Unless you, each in your own circle, put down that ignorant spirit that would make this temple of our once industrious and peaceful island “a den of thieves,” our liberties are at an end, because our security is at an end. There can be no liberty without security. Unless you, each in your own circle, endeavour to instruct the less informed in the knowledge of their rights in connexion with their duties, we shall all go backward in freedom, and therefore in national prosperity. When the ignorance of great masses of people is manifested by the light of a burning city, the records of that ignorance remain, in ruins which attest the hideous force of lawless violence. If the restraints of order are again set up, the ruins are cleared away; and, slowly perhaps, but certainly, capital again ventures forth to repair the destruction which a contempt of its rights had produced. But let the spirit of violence long continue to exist in sullen contests with the laws, or in causeless jealousy of the possessors of property, and the spirit of decay is established. Then begins a silent but certain career of destruction, more sweeping and wide-spreading than all the havoc that civil war upon the most fearful scale has ever produced. Houses are no longer burnt, but they become untenanted; manufactories are no longer pulled down, but the sound of labour is heard no more within their walls; barns are no longer plundered to distribute their stores, but the fields are not sown which were wont to produce those stores; roads are no longer rendered impassable by hostile bands, but the traffic which once supported them has ceased; canals and rivers are not dry, but their waters are mantled over with weeds, for the work of communication is ended; harbours and docks are not washed away by the sea, but the ships that once spread their sails for every corner of the earth lie idly within their bosoms, rotting “sheer hulks,” abandoned to the destruction of the wind and the wave. In the mean time, while all this silent decay goes forward, and many a mouldering pile proclaims that the reign of justice is at an end, the people are continuing to perish from the face of the land. Famine and pestilence sweep away their prey by thousands; and the robber who walks abroad at noon-day selects his victims from the few who still struggle to hide a miserable remnant of former abundance. At length tranquillity is established – but it is the tranquillity of death. The destroyers have done their work ….
These, assuredly, would be the consequences of following the blind guides that would break down the empire of property. These advocates of your “rights” would give you weeds instead of corn, skins instead of cloth, hollow trees instead of houses; and when you had gone back to the “freedom” of savage life, and each of the scattered tenants of a country covered with the ruins of former wealth could exclaim, “I am lord of the fowl and the brute,” these ministers of desolation would be able to sing their triumphal song of “Labour defended against the claims of Capital,” [= Hodgskin’s 1825 work] amid the shriek of the jackal, and the howl of the wolf.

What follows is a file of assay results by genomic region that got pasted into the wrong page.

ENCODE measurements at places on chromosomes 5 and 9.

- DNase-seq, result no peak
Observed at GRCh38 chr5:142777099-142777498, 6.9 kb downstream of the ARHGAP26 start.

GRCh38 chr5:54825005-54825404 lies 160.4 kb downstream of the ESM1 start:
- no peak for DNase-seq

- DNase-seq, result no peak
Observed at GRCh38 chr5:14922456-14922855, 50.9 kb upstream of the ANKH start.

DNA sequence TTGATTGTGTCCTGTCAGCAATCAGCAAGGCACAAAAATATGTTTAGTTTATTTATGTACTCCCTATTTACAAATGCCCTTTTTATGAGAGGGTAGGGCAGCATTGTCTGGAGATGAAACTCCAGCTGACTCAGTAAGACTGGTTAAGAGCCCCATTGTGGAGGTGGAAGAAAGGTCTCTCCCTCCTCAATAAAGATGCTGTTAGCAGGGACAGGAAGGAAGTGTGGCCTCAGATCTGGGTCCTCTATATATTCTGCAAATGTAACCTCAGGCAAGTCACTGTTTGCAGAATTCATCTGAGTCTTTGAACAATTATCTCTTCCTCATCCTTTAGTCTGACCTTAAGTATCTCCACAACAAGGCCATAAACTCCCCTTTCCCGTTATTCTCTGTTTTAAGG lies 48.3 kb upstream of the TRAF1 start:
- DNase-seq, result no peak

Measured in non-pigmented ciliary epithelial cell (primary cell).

(Charles Knight, The Rights of Industry, 1831.)
Bear in mind that Hodsgkin, the author against whom these scaremongering jeremiads are directed, was a defender of private property on Lockean lines, and had simply pointed out that the capitalist class’s monopoly of the means of production was the product of state privilege rather than of Lockean homesteading and free exchange. So deeply enmired were Mill and Knight in a right-conflationist vision of the economy that they were apparently unable to see Hodgskin’s attack on state interference with private property as anything but an attack on private property itself.
|Lew Rockwell, 1990:||Lew Rockwell, 2014:|
| The Conservatives Are Right: Freedom Isn’t Enough
Conservatives have always argued that political freedom is a necessary but not sufficient condition for the good society, and they’re right. Neither is it sufficient for the free society. We also need social institutions and standards that encourage public virtue, and protect the individual from the State. …
The family, the free market, the dignity of the individual, private property rights, the very concept of freedom – all are products of our religious culture. … The traditional family – which grows out of natural law – is the basic unit of a civilized and free society. The family promotes values necessary for the preservation of a free society such as parental love, self-discipline, patience, cooperation, respect for elders, and self-sacrifice. Families encourage moral behavior and provide for proper child rearing and thus the continuation of the race. …